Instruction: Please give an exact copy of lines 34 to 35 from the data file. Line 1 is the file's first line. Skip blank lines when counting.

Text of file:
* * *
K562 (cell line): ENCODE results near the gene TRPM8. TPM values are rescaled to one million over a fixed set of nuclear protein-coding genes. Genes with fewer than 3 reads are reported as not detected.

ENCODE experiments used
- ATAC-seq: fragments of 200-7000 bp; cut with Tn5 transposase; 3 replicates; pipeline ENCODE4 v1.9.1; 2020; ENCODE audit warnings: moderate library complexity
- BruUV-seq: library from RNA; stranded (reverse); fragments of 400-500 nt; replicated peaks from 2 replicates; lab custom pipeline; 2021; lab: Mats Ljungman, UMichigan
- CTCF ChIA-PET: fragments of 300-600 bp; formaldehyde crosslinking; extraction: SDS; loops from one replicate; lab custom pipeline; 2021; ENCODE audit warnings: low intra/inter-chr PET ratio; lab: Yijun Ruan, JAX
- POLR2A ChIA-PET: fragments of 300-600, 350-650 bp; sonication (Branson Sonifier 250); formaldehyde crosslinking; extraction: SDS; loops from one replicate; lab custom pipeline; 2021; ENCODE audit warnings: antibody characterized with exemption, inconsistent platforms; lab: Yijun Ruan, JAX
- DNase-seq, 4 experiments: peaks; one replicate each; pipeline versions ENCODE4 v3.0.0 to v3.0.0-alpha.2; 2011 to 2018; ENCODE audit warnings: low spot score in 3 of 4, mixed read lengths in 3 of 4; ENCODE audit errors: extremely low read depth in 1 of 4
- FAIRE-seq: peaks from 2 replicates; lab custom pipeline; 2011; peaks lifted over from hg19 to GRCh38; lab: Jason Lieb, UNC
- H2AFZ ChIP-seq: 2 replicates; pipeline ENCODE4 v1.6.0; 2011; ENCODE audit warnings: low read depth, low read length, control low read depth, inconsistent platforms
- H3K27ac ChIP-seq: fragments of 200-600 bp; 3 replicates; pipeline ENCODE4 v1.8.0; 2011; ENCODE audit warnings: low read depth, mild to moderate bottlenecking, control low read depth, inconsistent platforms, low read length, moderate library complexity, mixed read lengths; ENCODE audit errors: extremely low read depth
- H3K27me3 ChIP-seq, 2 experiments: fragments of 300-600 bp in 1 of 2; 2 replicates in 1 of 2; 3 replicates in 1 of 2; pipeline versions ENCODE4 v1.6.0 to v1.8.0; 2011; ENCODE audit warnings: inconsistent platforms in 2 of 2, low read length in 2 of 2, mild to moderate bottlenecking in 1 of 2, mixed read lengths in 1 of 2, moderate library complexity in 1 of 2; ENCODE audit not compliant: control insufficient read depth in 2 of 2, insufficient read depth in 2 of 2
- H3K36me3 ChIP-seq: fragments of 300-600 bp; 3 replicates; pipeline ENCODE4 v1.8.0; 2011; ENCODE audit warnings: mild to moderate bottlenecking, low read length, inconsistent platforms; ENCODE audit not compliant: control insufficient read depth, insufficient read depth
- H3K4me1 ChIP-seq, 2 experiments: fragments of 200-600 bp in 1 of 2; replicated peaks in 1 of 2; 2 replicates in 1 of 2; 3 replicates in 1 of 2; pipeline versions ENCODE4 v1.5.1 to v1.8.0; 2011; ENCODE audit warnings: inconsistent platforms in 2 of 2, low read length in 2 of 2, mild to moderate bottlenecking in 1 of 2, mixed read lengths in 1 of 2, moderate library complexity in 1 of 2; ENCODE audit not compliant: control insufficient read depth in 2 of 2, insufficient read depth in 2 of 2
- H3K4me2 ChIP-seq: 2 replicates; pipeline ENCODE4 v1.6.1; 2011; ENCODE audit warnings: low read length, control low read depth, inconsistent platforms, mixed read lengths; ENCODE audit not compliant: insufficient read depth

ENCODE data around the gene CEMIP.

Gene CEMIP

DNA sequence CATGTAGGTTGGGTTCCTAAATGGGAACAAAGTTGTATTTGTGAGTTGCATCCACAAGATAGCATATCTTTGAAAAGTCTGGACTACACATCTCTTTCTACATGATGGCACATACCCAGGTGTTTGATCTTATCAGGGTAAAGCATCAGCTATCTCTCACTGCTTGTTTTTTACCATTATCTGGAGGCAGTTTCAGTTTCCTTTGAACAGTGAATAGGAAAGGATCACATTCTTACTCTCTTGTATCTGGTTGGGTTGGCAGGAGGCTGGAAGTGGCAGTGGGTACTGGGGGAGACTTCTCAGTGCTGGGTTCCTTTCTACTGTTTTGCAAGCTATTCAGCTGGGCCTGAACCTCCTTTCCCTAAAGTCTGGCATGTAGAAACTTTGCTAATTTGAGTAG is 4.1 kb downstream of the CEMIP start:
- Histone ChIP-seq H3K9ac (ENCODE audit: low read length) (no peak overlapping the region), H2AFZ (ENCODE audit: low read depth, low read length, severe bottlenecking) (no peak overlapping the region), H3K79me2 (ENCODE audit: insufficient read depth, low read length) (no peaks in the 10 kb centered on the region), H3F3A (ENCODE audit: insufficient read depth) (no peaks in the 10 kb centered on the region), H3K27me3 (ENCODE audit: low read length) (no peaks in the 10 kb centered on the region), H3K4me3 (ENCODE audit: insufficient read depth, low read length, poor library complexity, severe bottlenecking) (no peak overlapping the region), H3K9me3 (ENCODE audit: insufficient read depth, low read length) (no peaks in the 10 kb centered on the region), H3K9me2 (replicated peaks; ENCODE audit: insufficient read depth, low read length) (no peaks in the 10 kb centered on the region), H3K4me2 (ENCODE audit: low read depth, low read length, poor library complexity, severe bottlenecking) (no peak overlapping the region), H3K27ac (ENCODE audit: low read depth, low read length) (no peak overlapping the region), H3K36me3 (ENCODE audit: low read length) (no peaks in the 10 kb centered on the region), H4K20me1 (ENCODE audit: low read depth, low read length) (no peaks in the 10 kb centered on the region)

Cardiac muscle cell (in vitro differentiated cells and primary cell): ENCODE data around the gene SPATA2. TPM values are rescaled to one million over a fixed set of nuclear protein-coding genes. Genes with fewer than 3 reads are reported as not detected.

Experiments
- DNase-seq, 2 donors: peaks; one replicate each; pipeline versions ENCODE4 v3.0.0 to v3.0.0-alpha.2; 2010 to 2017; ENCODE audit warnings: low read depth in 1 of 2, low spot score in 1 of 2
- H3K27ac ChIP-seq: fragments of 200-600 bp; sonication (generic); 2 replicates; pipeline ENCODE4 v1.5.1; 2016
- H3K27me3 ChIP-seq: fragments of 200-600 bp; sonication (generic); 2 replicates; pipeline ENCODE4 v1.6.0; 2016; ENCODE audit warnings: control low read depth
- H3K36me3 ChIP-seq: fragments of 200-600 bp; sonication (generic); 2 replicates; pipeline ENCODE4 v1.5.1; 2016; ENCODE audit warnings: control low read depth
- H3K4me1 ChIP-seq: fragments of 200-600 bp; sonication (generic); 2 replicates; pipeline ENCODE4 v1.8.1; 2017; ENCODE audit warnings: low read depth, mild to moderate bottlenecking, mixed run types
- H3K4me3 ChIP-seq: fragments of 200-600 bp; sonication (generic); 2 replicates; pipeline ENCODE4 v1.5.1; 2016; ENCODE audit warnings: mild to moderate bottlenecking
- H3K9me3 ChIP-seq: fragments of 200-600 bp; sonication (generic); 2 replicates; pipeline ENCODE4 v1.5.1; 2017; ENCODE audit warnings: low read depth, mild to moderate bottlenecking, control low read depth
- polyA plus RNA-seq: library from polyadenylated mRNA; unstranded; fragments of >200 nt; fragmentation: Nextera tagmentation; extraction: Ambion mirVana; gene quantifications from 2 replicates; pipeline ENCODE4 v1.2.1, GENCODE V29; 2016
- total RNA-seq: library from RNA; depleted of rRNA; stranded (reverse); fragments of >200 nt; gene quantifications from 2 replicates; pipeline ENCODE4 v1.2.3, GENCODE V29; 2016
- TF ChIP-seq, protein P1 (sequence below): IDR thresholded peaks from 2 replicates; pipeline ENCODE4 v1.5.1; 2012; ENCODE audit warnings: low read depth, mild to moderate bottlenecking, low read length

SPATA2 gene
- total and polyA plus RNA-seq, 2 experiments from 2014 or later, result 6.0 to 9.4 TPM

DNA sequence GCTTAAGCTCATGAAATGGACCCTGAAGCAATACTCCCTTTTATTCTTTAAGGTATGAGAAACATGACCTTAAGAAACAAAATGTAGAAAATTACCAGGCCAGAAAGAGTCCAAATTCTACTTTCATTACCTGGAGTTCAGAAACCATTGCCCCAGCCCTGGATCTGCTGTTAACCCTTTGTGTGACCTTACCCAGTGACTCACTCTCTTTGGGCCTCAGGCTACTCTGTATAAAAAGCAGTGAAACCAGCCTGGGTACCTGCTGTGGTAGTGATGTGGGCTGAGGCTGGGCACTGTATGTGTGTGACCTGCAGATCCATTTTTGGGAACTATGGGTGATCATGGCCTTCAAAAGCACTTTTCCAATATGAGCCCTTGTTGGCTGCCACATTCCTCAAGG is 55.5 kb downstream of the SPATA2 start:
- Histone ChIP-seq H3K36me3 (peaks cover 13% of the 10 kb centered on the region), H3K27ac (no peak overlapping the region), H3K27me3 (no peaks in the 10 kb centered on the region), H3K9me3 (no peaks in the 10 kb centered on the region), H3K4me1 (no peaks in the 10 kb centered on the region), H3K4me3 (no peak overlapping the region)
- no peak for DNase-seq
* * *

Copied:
- Histone ChIP-seq H3K36me3 (peaks cover 13% of the 10 kb centered on the region), H3K27ac (no peak overlapping the region), H3K27me3 (no peaks in the 10 kb centered on the region), H3K9me3 (no peaks in the 10 kb centered on the region), H3K4me1 (no peaks in the 10 kb centered on the region), H3K4me3 (no peak overlapping the region)
- no peak for DNase-seq